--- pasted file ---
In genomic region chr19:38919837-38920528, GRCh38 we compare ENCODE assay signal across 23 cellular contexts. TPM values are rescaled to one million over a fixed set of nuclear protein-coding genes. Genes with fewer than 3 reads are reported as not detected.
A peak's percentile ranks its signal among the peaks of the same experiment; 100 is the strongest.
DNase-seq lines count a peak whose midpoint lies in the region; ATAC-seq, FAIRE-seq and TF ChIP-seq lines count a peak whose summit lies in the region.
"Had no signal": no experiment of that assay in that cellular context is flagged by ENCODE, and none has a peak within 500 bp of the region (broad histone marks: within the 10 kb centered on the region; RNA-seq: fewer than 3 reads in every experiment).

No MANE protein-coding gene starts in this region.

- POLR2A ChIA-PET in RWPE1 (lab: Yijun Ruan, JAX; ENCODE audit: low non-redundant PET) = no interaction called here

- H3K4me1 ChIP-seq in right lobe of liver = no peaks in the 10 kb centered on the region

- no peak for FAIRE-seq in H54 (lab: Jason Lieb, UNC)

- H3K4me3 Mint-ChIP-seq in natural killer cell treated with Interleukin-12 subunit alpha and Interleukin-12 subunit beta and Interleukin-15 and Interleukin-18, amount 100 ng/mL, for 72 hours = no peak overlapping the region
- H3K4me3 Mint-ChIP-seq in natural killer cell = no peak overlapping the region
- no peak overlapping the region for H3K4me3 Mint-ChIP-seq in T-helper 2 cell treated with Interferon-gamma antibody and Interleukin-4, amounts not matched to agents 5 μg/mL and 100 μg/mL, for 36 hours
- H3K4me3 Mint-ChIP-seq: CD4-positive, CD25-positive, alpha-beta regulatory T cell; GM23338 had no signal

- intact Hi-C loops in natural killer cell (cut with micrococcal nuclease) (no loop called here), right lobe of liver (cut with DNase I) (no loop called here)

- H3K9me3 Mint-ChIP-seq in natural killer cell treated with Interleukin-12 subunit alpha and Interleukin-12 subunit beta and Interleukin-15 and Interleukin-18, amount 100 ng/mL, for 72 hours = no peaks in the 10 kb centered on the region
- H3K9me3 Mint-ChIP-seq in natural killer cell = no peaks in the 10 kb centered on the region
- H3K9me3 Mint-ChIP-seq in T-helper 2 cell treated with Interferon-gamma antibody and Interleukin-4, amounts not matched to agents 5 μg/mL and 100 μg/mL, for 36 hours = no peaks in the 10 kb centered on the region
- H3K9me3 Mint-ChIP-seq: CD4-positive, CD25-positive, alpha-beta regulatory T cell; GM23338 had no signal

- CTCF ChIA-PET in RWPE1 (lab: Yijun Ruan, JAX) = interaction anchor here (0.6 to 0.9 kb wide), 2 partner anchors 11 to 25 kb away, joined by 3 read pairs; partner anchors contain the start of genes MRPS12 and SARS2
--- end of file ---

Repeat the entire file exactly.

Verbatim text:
In genomic region chr19:38919837-38920528, GRCh38 we compare ENCODE assay signal across 23 cellular contexts. TPM values are rescaled to one million over a fixed set of nuclear protein-coding genes. Genes with fewer than 3 reads are reported as not detected.
A peak's percentile ranks its signal among the peaks of the same experiment; 100 is the strongest.
DNase-seq lines count a peak whose midpoint lies in the region; ATAC-seq, FAIRE-seq and TF ChIP-seq lines count a peak whose summit lies in the region.
"Had no signal": no experiment of that assay in that cellular context is flagged by ENCODE, and none has a peak within 500 bp of the region (broad histone marks: within the 10 kb centered on the region; RNA-seq: fewer than 3 reads in every experiment).

No MANE protein-coding gene starts in this region.

- POLR2A ChIA-PET in RWPE1 (lab: Yijun Ruan, JAX; ENCODE audit: low non-redundant PET) = no interaction called here

- H3K4me1 ChIP-seq in right lobe of liver = no peaks in the 10 kb centered on the region

- no peak for FAIRE-seq in H54 (lab: Jason Lieb, UNC)

- H3K4me3 Mint-ChIP-seq in natural killer cell treated with Interleukin-12 subunit alpha and Interleukin-12 subunit beta and Interleukin-15 and Interleukin-18, amount 100 ng/mL, for 72 hours = no peak overlapping the region
- H3K4me3 Mint-ChIP-seq in natural killer cell = no peak overlapping the region
- no peak overlapping the region for H3K4me3 Mint-ChIP-seq in T-helper 2 cell treated with Interferon-gamma antibody and Interleukin-4, amounts not matched to agents 5 μg/mL and 100 μg/mL, for 36 hours
- H3K4me3 Mint-ChIP-seq: CD4-positive, CD25-positive, alpha-beta regulatory T cell; GM23338 had no signal

- intact Hi-C loops in natural killer cell (cut with micrococcal nuclease) (no loop called here), right lobe of liver (cut with DNase I) (no loop called here)

- H3K9me3 Mint-ChIP-seq in natural killer cell treated with Interleukin-12 subunit alpha and Interleukin-12 subunit beta and Interleukin-15 and Interleukin-18, amount 100 ng/mL, for 72 hours = no peaks in the 10 kb centered on the region
- H3K9me3 Mint-ChIP-seq in natural killer cell = no peaks in the 10 kb centered on the region
- H3K9me3 Mint-ChIP-seq in T-helper 2 cell treated with Interferon-gamma antibody and Interleukin-4, amounts not matched to agents 5 μg/mL and 100 μg/mL, for 36 hours = no peaks in the 10 kb centered on the region
- H3K9me3 Mint-ChIP-seq: CD4-positive, CD25-positive, alpha-beta regulatory T cell; GM23338 had no signal

- CTCF ChIA-PET in RWPE1 (lab: Yijun Ruan, JAX) = interaction anchor here (0.6 to 0.9 kb wide), 2 partner anchors 11 to 25 kb away, joined by 3 read pairs; partner anchors contain the start of genes MRPS12 and SARS2